Exceptions: Catch everything, handle nothing

When writing code, there is a certain feeling of importance with regards to one’s code. It should never stop. It should always execute to the end. It should not cast any exceptions, since my code can handle everything. Remember that a developers motto is “Everything is possible”. This leads to one of the biggest anti-patterns I have ever seen.

The anti-pattern

The catch everything, handle nothing anti-pattern. I honestly don’t know if there is a name for this, but this is what I call it at least. This is where a developer wraps everything that can cast an exception into a try-catch block. He then prints the exception, because hey, it’s an exception, and continues on his merry way. This is such a widespread anti-pattern, that a famous zen koan exists about it:

try
{
    SaveTheWorld();
}
catch(Exception e)
{
    Logger.Error("Error!", e);
}

//Siddhartha Gautama, 450 BC

It’s a beautiful paradox, actually. Your code is so important, that it should never, ever, stop. But at the same time, whatever happens in SaveTheWorld(), isn’t really that meaningful, so we can continue anyway, whatever the result.

Let’s try to put this into a more concrete example you’ve probably seen before:

public List<Event> GetEvents(DateTime from, DateTime to)
{
    try
    {
        var events = service.GetEvents(from, to);

        if (events == null || !events.Any())
            return null;

        else return events;
    }
    catch(Exception e)
    {
        Logger.Error("Failed to fetch events", e);
        return null;
    }
}

There are a million different things that are wrong with this method which could all be solved in a very simple way: it should not exist. Just call the service directly, and if it fails, let it fail.

For an inexperienced developer, this probably looks okay. All outcomes are taken into account; the service fails, no events are found, or some events are found. But nothing can be further from the truth.

The problems

For a starter, the call is ambiguous. What does a null result mean? Is it because no events where found, or because it failed? You are forcing who ever is consuming your class to delve into your code to find out. You should return an empty list. Or in this case, you should just return the result and trust whoever wrote the service class isn’t returning null himself.

And now we come to the next problem. You are forcing whoever is consuming your library to perform null checks, or in some cases even more than that, since they have no idea what your code actually did.

You see, whoever is consuming your library is usually dependent on it. Not only that, but they are dependent on the correct execution of that code. If your code fails, then by the definition of dependency, so should theirs. By eating the exception and returning null, you might be putting their system into a corrupt state.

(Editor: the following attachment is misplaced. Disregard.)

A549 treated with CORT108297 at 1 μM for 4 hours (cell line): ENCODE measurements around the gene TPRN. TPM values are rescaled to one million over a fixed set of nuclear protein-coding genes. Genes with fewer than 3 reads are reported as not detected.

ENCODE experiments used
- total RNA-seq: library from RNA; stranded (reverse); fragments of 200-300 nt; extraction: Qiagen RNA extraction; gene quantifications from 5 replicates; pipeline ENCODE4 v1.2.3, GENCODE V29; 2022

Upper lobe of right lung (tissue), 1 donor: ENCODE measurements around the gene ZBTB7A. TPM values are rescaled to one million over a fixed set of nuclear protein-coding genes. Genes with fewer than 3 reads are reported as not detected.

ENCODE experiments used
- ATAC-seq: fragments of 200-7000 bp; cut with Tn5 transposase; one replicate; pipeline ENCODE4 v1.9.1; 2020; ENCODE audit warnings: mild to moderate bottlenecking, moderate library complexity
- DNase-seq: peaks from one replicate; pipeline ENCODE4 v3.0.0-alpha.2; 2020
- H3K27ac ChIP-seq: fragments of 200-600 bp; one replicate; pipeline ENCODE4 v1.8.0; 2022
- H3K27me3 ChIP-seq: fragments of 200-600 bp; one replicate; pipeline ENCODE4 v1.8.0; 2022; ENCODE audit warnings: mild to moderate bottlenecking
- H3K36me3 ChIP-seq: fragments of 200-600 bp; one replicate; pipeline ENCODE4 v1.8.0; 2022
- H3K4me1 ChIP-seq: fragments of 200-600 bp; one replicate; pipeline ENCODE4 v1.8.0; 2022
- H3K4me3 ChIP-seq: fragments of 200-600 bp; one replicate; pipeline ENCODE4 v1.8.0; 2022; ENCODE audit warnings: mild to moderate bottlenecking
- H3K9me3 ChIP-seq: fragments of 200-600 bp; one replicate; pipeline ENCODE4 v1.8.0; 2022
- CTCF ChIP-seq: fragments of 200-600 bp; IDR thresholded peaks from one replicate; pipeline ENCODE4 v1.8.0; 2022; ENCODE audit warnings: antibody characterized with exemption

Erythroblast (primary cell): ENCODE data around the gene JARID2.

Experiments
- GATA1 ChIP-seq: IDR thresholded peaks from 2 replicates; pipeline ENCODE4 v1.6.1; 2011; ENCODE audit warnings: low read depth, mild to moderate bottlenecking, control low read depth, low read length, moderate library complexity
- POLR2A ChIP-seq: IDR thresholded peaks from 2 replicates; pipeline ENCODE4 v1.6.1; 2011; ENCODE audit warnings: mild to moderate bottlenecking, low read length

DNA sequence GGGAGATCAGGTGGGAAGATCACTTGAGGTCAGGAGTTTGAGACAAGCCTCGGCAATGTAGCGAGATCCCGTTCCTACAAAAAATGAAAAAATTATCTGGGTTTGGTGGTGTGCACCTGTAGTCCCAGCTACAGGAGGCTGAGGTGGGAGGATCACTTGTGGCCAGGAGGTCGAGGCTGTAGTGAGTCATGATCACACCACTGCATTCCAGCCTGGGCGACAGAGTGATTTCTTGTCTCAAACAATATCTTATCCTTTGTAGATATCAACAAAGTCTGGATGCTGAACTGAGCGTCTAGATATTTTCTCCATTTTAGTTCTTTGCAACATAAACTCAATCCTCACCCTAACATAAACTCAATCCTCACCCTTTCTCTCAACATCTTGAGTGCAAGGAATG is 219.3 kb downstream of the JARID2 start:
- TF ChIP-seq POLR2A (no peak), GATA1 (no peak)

So if we return to our previous example, we now only have return service.GetEvents(from, to). But what if it goes wrong, you might be shouting at your screen! What if it fails?! What if it can’t connect to the DB, or the service is offline, then what?!? Well, do you have a strategy for handling that exception? Like a meaningful one, and not a lie, like returning an empty list? If not, let someone else handle it.

Reasons to catch exceptions

There are though, reasons and strategies for catching and handling exceptions. Sometimes, you are iterating through some collection and just because one of the items failed, the entire process shouldn’t fail. You kinda need to keep iterating. Then inform someone! Write a relevant log entry. Just be aware that if you bombard developers with errors, they might just ignore it.

Another good reason is that the exception that just got thrown is not very informative. You might have something better to serve the user. Then it’s okay to catch that exception and re-throw a new one. There is something to note about it though: you are destroying the previous stack trace. This is not necessary a bad thing, you might want to simplify the problem for your user.

Conclusion

Be very careful about how you handle your exceptions. It’s very easy to be over zealous here and end up catching way more then you should, and putting your system in a corrupt state. I’ve recently written another post on the does and don’t’s (How do I spell this? Is this even a word?) of logging. This is closely related to exception handling, since you want the best logging messages you can get once your application does end up in a corrupted state.

Hope you enjoyed the article!

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